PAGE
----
Perorctyes raffrayana is widespread throughout the island of New Guinea.
usually inhabit undisturbed rainforest and are commonly found in a range of elevations from 850-1200 m. They also sometimes are found in higher and lower areas, with the exceptions of the woodlands and savannah of southern New Guinea and extreme low-lying areas (Flannery, 1996).
Raffray's Bandicoots have an unpatterned, medium to dark brown coat and coarse fur. They are approximately 30 cm in length. Their snout is long and narrow, and they have insectivore-like dentition, small ears, and a long non-prehensile tail. The hindfoot is highly specialized and elongated for running and hopping, with reduction in the number of digits in both the forefoot and hindfoot (Vaughan, 1986).can be distinguished from other species of bandicoots by their smaller size, darker coloration, and lack of a white tail tip (Flannery, 1996).
- Range mass
- 0.65 to 1 kg
- 1.43 to 2.20 lb
Raffray's Bandicoots have a short gestation period (about 15 days), and their young mature rapidly, nursing for approximately 60 days. A true chorioallantoic placenta develops, as in all Peramelidae (Vaughan, 1986).are polyestrous, and usually have a litter of between one and six young. Young Raffray's Bandicoots forage with their mothers for a few nights after weaning, then separate to lead a solitary life (Stonehouse, 1977).
- Key Reproductive Features
- gonochoric/gonochoristic/dioecious (sexes separate)
Mostbuild ground nests of twigs, grass, and debris, often in thick vegetation. Although most animals of the order Peramelemorphia are territorial and solitary except during breeding seasons, female Raffray's Bandicoots have been observed nesting communally. Males range widely over areas inhabited by several females. There is no association between the sexes until periods of estrus (Stonehouse, 1977). rarely ventures into new forest or regrowth areas. They are creposcular, with most feeding taking place between 7 and 9 p.m. (Flannery, 1996).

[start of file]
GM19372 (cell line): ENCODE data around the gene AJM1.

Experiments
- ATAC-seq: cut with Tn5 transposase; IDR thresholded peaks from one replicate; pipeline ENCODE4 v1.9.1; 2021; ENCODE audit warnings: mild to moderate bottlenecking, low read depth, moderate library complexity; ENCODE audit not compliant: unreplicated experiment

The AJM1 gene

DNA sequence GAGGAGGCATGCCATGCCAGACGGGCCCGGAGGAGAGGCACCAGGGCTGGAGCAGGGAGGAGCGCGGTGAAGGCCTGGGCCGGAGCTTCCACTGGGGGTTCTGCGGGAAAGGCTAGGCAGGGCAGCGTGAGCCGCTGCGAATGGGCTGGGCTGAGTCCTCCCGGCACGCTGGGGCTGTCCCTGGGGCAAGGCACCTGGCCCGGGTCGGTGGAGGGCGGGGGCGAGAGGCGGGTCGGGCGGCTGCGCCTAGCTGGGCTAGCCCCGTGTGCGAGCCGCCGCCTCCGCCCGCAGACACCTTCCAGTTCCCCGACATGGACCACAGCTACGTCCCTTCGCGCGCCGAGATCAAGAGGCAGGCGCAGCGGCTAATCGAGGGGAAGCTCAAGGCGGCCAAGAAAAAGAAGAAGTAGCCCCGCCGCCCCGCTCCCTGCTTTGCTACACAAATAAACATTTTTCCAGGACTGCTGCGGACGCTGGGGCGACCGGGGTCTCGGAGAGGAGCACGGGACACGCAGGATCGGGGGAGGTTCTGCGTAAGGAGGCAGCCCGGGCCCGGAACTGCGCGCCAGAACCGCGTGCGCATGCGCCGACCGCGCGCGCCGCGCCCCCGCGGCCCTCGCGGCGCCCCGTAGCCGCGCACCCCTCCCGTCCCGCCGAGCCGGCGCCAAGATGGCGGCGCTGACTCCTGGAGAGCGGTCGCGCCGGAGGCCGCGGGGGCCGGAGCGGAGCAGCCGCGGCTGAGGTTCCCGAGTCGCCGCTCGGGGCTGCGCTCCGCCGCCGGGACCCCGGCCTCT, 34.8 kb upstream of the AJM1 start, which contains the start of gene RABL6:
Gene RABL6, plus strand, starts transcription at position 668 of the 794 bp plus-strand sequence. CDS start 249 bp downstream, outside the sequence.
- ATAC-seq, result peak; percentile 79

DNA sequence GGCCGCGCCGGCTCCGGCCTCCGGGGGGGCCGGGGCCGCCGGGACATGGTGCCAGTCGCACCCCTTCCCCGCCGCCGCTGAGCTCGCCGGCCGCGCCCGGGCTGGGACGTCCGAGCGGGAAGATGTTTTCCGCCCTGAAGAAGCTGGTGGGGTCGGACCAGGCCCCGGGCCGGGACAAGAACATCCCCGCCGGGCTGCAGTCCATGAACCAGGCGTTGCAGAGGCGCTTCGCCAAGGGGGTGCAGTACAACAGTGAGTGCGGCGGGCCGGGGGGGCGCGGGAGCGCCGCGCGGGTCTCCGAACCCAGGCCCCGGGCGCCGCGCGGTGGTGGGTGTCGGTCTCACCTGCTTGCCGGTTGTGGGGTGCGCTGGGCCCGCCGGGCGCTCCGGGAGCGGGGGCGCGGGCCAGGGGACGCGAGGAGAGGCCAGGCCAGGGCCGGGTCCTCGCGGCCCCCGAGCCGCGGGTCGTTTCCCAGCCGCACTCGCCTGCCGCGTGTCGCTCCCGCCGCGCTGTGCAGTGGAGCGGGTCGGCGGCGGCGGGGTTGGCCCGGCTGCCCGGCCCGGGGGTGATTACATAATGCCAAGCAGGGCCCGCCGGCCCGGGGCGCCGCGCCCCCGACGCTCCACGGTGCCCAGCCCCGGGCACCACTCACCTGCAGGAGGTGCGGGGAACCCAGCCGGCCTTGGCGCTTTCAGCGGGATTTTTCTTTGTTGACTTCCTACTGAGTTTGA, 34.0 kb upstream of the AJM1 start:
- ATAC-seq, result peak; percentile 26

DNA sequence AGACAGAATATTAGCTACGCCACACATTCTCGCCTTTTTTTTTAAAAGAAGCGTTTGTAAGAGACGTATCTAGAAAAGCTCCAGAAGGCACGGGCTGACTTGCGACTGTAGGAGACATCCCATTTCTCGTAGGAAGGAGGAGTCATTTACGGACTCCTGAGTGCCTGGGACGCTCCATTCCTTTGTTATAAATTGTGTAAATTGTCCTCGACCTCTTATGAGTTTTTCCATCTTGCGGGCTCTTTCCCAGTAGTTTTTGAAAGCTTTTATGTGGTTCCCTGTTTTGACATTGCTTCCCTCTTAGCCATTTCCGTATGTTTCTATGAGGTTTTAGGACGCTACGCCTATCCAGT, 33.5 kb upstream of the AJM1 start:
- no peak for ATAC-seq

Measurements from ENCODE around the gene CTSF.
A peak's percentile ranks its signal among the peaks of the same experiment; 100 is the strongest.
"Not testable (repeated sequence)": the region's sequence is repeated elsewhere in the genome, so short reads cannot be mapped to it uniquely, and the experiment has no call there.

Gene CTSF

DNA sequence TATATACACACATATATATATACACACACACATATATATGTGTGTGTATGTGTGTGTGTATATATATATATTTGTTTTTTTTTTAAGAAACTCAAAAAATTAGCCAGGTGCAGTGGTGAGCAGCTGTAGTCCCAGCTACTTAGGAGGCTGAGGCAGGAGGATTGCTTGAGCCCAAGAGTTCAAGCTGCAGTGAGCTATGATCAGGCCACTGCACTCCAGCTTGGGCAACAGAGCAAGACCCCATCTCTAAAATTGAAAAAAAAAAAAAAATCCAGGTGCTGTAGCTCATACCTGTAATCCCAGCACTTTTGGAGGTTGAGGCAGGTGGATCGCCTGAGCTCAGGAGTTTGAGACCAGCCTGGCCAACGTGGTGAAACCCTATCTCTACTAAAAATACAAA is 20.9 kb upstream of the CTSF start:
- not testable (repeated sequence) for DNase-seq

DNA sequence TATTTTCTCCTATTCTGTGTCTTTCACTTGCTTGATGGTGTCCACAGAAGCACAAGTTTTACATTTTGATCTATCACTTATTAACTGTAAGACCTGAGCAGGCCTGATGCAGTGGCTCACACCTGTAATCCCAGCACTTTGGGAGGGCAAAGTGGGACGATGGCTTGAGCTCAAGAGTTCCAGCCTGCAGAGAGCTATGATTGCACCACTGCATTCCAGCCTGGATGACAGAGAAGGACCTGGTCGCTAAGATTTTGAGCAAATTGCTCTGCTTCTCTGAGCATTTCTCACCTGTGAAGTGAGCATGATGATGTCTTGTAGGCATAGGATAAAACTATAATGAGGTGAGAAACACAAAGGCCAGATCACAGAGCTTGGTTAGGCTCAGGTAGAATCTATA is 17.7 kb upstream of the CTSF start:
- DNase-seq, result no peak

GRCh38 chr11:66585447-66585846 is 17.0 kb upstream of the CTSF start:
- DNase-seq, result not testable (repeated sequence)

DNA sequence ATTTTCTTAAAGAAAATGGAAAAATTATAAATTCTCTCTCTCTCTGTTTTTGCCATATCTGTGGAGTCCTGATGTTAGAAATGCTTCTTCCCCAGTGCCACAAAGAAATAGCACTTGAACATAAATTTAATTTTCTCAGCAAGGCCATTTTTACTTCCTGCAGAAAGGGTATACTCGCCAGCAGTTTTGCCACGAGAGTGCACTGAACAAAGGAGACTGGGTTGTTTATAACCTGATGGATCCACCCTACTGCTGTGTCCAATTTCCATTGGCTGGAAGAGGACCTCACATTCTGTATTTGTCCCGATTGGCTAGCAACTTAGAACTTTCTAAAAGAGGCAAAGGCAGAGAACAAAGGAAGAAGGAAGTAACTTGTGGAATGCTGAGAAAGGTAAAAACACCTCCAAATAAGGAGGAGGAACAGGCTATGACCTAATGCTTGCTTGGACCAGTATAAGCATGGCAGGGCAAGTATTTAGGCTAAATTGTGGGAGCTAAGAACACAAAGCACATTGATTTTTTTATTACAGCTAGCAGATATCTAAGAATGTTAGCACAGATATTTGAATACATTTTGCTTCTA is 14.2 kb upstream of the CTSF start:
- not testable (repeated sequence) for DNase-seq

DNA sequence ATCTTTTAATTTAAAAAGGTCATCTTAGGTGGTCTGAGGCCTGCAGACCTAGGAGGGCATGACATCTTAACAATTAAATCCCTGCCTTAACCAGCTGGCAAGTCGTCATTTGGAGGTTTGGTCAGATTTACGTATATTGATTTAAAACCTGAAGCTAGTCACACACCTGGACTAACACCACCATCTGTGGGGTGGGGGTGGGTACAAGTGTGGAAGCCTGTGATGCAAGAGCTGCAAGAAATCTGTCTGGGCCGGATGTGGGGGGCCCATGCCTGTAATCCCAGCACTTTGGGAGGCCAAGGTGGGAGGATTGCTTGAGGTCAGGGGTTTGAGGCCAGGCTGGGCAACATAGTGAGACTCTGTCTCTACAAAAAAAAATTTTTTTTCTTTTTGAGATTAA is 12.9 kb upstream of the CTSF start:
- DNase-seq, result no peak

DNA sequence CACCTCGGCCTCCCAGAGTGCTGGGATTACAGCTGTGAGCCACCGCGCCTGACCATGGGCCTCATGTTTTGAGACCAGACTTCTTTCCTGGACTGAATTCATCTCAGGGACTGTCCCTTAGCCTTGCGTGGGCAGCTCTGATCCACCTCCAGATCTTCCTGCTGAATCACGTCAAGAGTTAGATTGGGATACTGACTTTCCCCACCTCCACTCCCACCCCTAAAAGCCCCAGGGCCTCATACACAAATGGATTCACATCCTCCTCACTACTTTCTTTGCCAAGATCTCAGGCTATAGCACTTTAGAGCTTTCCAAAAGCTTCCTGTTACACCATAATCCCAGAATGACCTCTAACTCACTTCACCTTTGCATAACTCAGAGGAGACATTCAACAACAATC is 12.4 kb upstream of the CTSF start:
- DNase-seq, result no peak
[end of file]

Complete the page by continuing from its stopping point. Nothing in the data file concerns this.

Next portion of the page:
- Key Behaviors
Communication and Perception
is largely insectivorous and omnivorous, sometimes eating small vertebrates, invertebrates, and vegetation. Mianmin hunters observe that the fruiting fig Amomeam is a favored food(Flannery, 1996).
Economic Importance for Humans: Positive
Raffray's Bandicoots are hunted and eaten by the natives of New Guinea (Lawlor, 1979).
Populations ofare secure. One subspecies, rothschildi, has been identified in the Huon Peninsula of New Guinea (Flannery, 1996).
Raffray's bandicoots have a distinct odor similar to aged cheddar cheese. The life expectancy ofis approximately 2.5-3.5 years (Flannery, 1996).
Karen Kennedy (author), University of Michigan-Ann Arbor.
- bilateral symmetry
having body symmetry such that the animal can be divided in one plane into two mirror-image halves. Animals with bilateral symmetry have dorsal and ventral sides, as well as anterior and posterior ends. Synapomorphy of the Bilateria.
uses smells or other chemicals to communicate
animals that use metabolically generated heat to regulate body temperature independently of ambient temperature. Endothermy is a synapomorphy of the Mammalia, although it may have arisen in a (now extinct) synapsid ancestor; the fossil record does not distinguish these possibilities. Convergent in birds.
forest biomes are dominated by trees, otherwise forest biomes can vary widely in amount of precipitation and seasonality.
having the capacity to move from one place to another.
This terrestrial biome includes summits of high mountains, either without vegetation or covered by low, tundra-like vegetation.
- native range
the area in which the animal is naturally found, the region in which it is endemic.
- oceanic islands
islands that are not part of continental shelf areas, they are not, and have never been, connected to a continental land mass, most typically these are volcanic islands.
reproduction that includes combining the genetic contribution of two individuals, a male and a female
uses touch to communicate
Flannery, T. 1996. Mammals of New Guinea. Robert Brown and Associates Ptn. Ltd.: Carina Qld, Australia.
Lawlor, T. 1979. Handbook to the Orders and Families of Living Mammals. Mad River Press: Eureka, California.
Stonehouse, B., ed.; Gilmore, D., ed. 1977. The Biology of Maruspials. University Park Press: Baltimore.
Vaughan, T. 1986. Mammalogy. Saunders College Publishing.